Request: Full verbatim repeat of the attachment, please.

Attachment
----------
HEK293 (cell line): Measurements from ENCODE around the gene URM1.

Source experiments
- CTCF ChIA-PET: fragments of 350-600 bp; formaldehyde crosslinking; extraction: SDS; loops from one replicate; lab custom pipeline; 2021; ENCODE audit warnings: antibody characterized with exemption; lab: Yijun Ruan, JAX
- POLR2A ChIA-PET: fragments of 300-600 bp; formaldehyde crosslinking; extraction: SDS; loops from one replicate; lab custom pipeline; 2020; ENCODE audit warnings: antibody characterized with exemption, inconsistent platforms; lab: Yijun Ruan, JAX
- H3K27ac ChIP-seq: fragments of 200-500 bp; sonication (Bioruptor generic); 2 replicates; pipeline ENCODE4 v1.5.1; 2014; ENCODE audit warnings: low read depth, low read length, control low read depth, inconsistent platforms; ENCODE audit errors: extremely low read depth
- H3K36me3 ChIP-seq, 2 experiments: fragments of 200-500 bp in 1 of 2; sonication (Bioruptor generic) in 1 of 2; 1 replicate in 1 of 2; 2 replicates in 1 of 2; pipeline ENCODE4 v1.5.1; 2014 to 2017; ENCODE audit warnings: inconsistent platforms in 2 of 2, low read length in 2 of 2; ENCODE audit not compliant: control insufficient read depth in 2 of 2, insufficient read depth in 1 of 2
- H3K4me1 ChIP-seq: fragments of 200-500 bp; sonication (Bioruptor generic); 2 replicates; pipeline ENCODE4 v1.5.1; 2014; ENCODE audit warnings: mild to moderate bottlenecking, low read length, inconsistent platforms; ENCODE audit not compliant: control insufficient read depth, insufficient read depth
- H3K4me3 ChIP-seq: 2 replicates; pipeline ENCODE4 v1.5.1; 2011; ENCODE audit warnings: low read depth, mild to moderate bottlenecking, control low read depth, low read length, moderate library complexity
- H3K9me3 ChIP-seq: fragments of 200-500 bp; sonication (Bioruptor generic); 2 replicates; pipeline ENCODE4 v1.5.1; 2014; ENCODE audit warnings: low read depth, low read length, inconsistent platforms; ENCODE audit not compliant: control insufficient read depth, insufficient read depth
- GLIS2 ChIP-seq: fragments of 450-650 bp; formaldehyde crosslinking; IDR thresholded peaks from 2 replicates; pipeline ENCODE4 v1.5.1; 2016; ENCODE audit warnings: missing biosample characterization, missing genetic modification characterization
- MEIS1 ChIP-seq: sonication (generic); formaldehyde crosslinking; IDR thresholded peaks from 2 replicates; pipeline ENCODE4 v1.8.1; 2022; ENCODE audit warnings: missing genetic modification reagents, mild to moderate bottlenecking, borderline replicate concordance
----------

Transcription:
HEK293 (cell line): Measurements from ENCODE around the gene URM1.

Source experiments
- CTCF ChIA-PET: fragments of 350-600 bp; formaldehyde crosslinking; extraction: SDS; loops from one replicate; lab custom pipeline; 2021; ENCODE audit warnings: antibody characterized with exemption; lab: Yijun Ruan, JAX
- POLR2A ChIA-PET: fragments of 300-600 bp; formaldehyde crosslinking; extraction: SDS; loops from one replicate; lab custom pipeline; 2020; ENCODE audit warnings: antibody characterized with exemption, inconsistent platforms; lab: Yijun Ruan, JAX
- H3K27ac ChIP-seq: fragments of 200-500 bp; sonication (Bioruptor generic); 2 replicates; pipeline ENCODE4 v1.5.1; 2014; ENCODE audit warnings: low read depth, low read length, control low read depth, inconsistent platforms; ENCODE audit errors: extremely low read depth
- H3K36me3 ChIP-seq, 2 experiments: fragments of 200-500 bp in 1 of 2; sonication (Bioruptor generic) in 1 of 2; 1 replicate in 1 of 2; 2 replicates in 1 of 2; pipeline ENCODE4 v1.5.1; 2014 to 2017; ENCODE audit warnings: inconsistent platforms in 2 of 2, low read length in 2 of 2; ENCODE audit not compliant: control insufficient read depth in 2 of 2, insufficient read depth in 1 of 2
- H3K4me1 ChIP-seq: fragments of 200-500 bp; sonication (Bioruptor generic); 2 replicates; pipeline ENCODE4 v1.5.1; 2014; ENCODE audit warnings: mild to moderate bottlenecking, low read length, inconsistent platforms; ENCODE audit not compliant: control insufficient read depth, insufficient read depth
- H3K4me3 ChIP-seq: 2 replicates; pipeline ENCODE4 v1.5.1; 2011; ENCODE audit warnings: low read depth, mild to moderate bottlenecking, control low read depth, low read length, moderate library complexity
- H3K9me3 ChIP-seq: fragments of 200-500 bp; sonication (Bioruptor generic); 2 replicates; pipeline ENCODE4 v1.5.1; 2014; ENCODE audit warnings: low read depth, low read length, inconsistent platforms; ENCODE audit not compliant: control insufficient read depth, insufficient read depth
- GLIS2 ChIP-seq: fragments of 450-650 bp; formaldehyde crosslinking; IDR thresholded peaks from 2 replicates; pipeline ENCODE4 v1.5.1; 2016; ENCODE audit warnings: missing biosample characterization, missing genetic modification characterization
- MEIS1 ChIP-seq: sonication (generic); formaldehyde crosslinking; IDR thresholded peaks from 2 replicates; pipeline ENCODE4 v1.8.1; 2022; ENCODE audit warnings: missing genetic modification reagents, mild to moderate bottlenecking, borderline replicate concordance